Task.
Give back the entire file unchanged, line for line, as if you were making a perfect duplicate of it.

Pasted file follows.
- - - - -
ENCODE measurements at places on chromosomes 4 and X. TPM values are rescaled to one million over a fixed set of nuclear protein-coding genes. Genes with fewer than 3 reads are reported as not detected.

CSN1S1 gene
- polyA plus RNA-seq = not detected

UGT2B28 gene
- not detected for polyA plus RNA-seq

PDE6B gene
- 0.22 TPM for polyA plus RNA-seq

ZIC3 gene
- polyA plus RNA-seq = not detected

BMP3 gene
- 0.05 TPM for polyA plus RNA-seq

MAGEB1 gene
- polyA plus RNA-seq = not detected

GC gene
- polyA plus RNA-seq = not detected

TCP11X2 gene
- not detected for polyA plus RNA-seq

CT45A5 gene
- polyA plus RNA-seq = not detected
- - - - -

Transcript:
ENCODE measurements at places on chromosomes 4 and X. TPM values are rescaled to one million over a fixed set of nuclear protein-coding genes. Genes with fewer than 3 reads are reported as not detected.

CSN1S1 gene
- polyA plus RNA-seq = not detected

UGT2B28 gene
- not detected for polyA plus RNA-seq

PDE6B gene
- 0.22 TPM for polyA plus RNA-seq

ZIC3 gene
- polyA plus RNA-seq = not detected

BMP3 gene
- 0.05 TPM for polyA plus RNA-seq

MAGEB1 gene
- polyA plus RNA-seq = not detected

GC gene
- polyA plus RNA-seq = not detected

TCP11X2 gene
- not detected for polyA plus RNA-seq

CT45A5 gene
- polyA plus RNA-seq = not detected